Scotch Malt Whisky Society owner on track for £30m goal after spirited 2022 performance
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Reporting results for the year to the end of December 2022, the Edinburgh-based group said it had delivered another year of “significant progress” during which its strategic plan had continued to be executed and the objectives outlined at the time of its stock market listing in 2021 to achieve long-term sustainable growth continued to be met. Revenue jumped 19 per cent last year to £21.8m, ahead of expectations and with significant growth in China and UK venues and strong membership growth in Europe, Australia, the US and Japan.
Adjusted underlying earnings were in positive territory at around £400,000, compared with losses of £600,000 in 2021, while the loss before tax was reduced to £2.1m from £2.7m previously. Bosses hailed some £5.5m of further investment in both cask spirit and wood, taking the total number of casks to 16,500, up from 15,300 in 2021, as well as completion of a new state-of-the-art, supply chain facility at Masterton Bond in Lanarkshire, recently officially opened and marking an investment of £2.5m. The firm noted that its current whisky stocks were sufficient to satisfy demand through to 2028 and beyond.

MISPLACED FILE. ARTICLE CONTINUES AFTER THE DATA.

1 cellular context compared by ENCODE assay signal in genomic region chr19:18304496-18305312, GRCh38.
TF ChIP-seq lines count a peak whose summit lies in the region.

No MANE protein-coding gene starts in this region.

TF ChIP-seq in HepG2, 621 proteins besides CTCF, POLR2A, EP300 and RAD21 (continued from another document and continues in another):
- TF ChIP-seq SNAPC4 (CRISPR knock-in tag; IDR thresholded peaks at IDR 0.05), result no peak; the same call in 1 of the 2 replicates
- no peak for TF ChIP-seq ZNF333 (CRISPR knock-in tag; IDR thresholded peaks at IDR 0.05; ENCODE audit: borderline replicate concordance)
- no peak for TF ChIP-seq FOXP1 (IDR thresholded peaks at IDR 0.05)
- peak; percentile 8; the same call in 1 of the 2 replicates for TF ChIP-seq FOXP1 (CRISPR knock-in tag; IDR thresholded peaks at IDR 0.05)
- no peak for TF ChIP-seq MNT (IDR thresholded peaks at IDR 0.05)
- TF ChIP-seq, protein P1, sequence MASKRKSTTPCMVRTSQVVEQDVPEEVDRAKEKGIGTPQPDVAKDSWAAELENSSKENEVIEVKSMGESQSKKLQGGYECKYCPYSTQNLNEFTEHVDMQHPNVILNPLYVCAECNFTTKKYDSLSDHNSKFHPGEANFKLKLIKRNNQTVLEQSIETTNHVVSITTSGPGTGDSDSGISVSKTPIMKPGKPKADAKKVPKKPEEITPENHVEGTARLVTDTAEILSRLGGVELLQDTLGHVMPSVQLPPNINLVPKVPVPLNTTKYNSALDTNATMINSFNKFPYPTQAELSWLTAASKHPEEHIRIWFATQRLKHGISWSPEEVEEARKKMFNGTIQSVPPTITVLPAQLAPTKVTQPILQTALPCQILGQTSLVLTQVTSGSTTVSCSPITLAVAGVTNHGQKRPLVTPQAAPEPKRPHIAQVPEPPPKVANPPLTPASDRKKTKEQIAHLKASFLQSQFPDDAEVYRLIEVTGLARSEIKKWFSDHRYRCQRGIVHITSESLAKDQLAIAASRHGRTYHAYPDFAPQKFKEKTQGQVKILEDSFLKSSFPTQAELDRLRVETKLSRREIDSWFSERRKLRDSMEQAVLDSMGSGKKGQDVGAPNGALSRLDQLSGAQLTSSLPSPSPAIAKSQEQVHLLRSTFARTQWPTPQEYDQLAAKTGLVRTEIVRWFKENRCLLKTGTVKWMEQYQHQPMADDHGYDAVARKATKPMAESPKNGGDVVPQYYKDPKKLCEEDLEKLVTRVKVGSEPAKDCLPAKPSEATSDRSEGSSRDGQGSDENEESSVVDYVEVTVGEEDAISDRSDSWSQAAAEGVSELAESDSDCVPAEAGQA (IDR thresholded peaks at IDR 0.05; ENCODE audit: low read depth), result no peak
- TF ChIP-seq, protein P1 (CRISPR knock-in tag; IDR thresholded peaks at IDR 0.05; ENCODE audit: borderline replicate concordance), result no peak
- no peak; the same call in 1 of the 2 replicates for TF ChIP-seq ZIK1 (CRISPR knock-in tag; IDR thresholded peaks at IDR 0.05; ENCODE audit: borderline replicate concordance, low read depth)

Artisanal Spirits Company (ASC) owns the Scotch Malt Whisky Society (SMWS), which was established in 1983, and has grown to encompass thousands of members worldwide. The society provides members with exclusive access to a vast range of single cask Scotch malt whiskies and other craft spirits. SMWS membership increased by 12 per cent last year to over 37,400. This included “robust” growth in European members since the launch of the new EU route to market towards the end of 2021. The latest results also revealed that lifetime value per member rose to £1,457 from £1,445.
Regarding current trading, the group noted that revenue in the first quarter of 2023 was broadly flat year on year, compared with the “exceptional” growth experienced in the same period last year. It pointed to year-to-date growth in the UK and the EU, offset by a Covid-impacted performance in China in the early part of the year, with signs of recovery in the Asian powerhouse now emerging.
Recently appointed chief executive Andrew Dane said: “The underlying principle of the appreciation of the whisky cask is as strong as ever. We already own all the stock we can sell for the next five years and most of what we can sell for the next ten years so we are in a really strong position. We have a pioneering model, a long-term global growth opportunity on which we are primed to deliver. The new financial year has begun well. We remain on track to meet our 2024 revenue target of £30m and deliver significant progress on our path to sustained profitability.”
He added that the company was in lock-step with the Scotch Whisky Association over a Scottish Government consultation to curb alcohol advertising and promotion and “shared their concerns”. In January, ASC announced that David Ridley was stepping down as managing director after six years in the role with Dane, formerly finance director, becoming chief executive.